I find short story collections extremely hard to review but this is the case even more so when the collection of stories is an anthology made up of various authors because there is such a huge span of talent and writing throughout. Sex and Death, edited by Sarah Hall and Peter Hobbs is an incredibly varied grouping of stories all about how we come into this world and how we go out. Yes; the topics are somewhat similar but each artist does have their own take on what sex and death means — as they rightly should — so we’ve got a mixed bag of treats with this one. We’ve got stories about loved ones recently deceased, a woman developing a sex addiction because of a growing tumor in her brain — even a tale of a new mom agonizing over a recently developed anal fissure shortly after her baby’s birth (!!!). There is literally something for everyone.
My favorite story was oddly titled “Porto Baso Scale Modellers” by Alan Warner, which was one of the most clever and hilarious things I have read in some time. It’s about a group of middle aged men who take their hobby of assembling miniature models of planes very seriously when a gorgeous, sex-addicted woman joins their group because she has a remarkable talent for their nerdy little endeavor. I could read this story over and over again — I loved it so much. And many other stories were very well-written, “The Postcard” by Wells Tower in particular had some beautiful turns of phrase. This one stuck out for me:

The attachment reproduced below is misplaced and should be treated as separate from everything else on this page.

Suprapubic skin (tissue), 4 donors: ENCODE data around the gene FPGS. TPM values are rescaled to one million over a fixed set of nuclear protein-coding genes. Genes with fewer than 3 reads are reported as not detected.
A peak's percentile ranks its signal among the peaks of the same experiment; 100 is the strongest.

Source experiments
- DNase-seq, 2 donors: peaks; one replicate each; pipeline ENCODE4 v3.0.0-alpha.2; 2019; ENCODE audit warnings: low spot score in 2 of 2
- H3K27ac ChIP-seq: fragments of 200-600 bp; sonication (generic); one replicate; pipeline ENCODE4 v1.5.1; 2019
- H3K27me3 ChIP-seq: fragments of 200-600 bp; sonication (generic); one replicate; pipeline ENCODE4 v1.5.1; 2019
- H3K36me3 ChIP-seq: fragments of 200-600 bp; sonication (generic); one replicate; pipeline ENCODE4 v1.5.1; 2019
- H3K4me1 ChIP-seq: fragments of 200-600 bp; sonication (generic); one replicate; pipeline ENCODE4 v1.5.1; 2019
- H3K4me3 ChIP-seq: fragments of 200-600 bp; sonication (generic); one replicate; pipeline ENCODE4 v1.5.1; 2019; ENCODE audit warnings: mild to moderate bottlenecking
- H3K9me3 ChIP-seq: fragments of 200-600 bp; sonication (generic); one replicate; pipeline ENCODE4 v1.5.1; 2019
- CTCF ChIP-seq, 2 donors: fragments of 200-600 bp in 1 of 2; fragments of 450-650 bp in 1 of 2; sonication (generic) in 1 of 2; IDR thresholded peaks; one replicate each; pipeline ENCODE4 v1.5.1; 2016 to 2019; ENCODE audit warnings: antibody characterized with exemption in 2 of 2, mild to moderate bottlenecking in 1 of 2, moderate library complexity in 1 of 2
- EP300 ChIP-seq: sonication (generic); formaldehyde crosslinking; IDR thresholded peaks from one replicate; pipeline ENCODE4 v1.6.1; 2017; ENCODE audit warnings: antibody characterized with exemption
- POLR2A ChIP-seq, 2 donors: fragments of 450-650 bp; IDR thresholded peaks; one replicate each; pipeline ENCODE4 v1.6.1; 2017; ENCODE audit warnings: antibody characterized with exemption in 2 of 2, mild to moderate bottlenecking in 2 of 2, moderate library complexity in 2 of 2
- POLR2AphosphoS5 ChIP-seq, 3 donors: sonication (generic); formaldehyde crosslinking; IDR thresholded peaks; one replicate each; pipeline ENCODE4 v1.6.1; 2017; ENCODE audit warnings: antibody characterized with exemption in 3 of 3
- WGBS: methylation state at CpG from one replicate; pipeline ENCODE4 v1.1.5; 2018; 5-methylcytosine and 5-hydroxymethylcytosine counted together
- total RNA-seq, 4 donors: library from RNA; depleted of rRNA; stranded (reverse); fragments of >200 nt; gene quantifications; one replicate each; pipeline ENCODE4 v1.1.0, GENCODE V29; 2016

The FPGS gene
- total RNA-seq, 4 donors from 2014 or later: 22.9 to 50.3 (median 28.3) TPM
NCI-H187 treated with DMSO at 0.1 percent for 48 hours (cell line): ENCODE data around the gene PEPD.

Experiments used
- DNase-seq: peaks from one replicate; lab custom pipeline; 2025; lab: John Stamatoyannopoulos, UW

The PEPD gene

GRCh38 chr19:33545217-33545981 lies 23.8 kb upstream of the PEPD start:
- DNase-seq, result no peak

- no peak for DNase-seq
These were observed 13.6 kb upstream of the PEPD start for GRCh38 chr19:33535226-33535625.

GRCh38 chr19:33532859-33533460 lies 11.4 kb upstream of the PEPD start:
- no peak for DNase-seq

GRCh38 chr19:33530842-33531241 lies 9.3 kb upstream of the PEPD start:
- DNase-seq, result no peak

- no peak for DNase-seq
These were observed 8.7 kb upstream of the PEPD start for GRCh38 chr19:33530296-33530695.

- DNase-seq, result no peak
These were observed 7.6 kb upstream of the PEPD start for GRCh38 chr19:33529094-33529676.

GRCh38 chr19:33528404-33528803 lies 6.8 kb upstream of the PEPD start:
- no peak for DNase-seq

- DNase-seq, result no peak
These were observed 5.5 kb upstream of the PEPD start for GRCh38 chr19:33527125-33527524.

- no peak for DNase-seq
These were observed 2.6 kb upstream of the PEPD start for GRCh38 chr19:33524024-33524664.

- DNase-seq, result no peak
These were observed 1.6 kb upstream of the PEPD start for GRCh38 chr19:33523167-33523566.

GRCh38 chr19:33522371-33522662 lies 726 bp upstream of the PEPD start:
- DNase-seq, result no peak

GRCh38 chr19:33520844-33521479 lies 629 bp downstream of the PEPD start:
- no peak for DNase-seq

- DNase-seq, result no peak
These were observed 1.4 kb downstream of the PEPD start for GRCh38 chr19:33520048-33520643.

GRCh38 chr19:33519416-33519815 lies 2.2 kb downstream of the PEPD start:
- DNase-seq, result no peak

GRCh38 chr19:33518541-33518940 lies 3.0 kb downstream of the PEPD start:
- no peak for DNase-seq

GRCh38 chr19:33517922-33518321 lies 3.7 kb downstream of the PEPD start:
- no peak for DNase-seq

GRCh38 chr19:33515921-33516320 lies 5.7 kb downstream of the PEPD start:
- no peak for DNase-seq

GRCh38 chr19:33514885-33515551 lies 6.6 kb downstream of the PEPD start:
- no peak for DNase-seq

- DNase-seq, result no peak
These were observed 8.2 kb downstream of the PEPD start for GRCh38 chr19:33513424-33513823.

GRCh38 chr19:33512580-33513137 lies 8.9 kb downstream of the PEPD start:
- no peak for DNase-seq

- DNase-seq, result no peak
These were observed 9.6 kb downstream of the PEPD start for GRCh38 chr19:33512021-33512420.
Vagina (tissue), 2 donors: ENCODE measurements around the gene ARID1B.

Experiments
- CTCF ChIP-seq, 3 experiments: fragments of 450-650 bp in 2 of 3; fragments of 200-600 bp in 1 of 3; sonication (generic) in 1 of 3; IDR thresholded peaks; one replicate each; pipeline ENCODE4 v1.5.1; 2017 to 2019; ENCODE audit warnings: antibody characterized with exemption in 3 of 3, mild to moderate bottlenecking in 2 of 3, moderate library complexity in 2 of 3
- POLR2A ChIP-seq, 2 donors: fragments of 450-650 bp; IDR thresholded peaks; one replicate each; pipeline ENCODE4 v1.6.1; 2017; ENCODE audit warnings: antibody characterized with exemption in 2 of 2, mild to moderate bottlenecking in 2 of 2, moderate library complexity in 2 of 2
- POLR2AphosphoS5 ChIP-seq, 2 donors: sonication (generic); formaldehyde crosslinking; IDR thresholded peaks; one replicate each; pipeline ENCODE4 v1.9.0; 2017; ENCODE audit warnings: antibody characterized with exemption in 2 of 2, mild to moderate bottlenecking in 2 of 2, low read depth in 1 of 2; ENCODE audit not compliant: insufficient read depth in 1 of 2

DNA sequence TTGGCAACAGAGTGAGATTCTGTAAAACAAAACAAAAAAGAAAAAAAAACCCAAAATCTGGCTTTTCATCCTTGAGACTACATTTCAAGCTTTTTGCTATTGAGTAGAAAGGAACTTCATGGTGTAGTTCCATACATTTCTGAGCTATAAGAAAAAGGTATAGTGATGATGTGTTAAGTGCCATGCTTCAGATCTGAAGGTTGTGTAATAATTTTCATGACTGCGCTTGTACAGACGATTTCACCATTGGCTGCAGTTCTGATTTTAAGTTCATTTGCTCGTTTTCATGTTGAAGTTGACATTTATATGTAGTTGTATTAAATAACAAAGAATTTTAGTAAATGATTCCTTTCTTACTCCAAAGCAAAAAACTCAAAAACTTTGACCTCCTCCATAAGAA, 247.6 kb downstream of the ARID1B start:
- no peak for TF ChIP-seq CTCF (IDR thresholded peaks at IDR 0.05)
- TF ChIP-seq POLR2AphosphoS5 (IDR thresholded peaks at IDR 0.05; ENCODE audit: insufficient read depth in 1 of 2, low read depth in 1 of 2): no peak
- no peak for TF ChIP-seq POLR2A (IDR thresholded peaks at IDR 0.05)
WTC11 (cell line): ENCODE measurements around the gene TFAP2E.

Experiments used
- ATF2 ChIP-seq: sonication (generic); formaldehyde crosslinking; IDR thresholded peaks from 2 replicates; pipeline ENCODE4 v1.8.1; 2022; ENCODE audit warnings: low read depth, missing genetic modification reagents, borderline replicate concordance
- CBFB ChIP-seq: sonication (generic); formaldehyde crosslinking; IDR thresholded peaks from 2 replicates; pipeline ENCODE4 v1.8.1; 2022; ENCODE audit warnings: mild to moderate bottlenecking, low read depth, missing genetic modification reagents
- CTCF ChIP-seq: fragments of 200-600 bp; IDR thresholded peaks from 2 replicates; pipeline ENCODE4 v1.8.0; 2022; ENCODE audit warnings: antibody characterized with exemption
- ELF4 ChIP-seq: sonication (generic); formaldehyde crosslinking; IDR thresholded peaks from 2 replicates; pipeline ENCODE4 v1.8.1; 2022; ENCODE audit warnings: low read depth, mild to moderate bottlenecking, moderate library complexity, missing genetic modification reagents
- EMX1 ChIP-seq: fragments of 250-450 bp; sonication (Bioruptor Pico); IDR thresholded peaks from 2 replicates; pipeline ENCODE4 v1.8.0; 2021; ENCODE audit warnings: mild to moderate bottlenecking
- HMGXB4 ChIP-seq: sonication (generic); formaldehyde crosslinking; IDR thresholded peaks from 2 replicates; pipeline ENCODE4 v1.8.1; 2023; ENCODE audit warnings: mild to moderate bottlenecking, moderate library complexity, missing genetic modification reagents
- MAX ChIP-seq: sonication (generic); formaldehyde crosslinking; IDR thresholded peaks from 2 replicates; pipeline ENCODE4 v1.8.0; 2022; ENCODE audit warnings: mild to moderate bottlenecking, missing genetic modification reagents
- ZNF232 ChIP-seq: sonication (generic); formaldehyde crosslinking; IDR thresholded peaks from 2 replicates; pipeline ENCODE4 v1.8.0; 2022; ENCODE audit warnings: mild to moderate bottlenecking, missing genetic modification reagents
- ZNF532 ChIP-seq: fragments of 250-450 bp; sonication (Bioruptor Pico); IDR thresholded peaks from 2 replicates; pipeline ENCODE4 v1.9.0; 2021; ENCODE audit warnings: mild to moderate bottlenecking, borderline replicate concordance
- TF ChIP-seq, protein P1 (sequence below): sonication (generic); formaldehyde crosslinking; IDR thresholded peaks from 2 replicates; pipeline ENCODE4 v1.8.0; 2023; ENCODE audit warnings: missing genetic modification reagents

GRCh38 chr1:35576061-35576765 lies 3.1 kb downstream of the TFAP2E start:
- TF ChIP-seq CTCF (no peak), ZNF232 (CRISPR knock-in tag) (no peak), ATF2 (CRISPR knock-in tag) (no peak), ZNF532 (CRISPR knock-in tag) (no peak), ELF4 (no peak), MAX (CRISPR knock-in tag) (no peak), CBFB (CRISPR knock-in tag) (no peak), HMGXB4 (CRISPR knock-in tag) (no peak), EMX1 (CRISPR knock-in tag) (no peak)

“Still, she had wished she had not heard the story, which was like a giant crystal chandelier Clement had put into her hands with instructions to never set it down” (p. 70).
Despite the above stories mentioned, I can’t say I really loved this book. Many of the stories were unremarkable — things I just wanted to get through until I was done the book. I really enjoyed a few of the stories and disliked, or was bored, by many others. Even the Canadian contributions to this international collection let me down — which I’m ashamed to write but would feel untruthful if I didn’t mention.
Many people shy away from short story collections — and now I think I see why. Once you’ve finished reading all the stories you don’t get the satisfaction of having completed a novel —
even if you didn’t really like it. I don’t want to say reading this was a waste of time because I discovered some authors I would have never know about, but I think the collection could have done with a more discerning edit.
About The Editors
Sarah Hall is the author of the novels Haweswater, The Electric Michelangelo, Daughters of the North, How To Paint A Dead Man, and The Wolf Border. Her first collection of short stories, The Beautiful Indifference, won the Portico Prize for Fiction 2012 and the Edge Hill short story prize, and was also short-listed for the Frank O’Connor Prize. She lives in Norwich, UK.
Peter Hobbs is the author of two novels, The Short Day Dying and In The Orchard, The Swallows, as well as a collection of short stories, I Could Ride All Day in My Cool Blue Train. His work has won a Betty Trask Award, and been shortlisted for the International IMPAC Dublin Literary Award, the John Lewellyn Rhys Prize, and the Whitbread First Novel Award. He lives in London.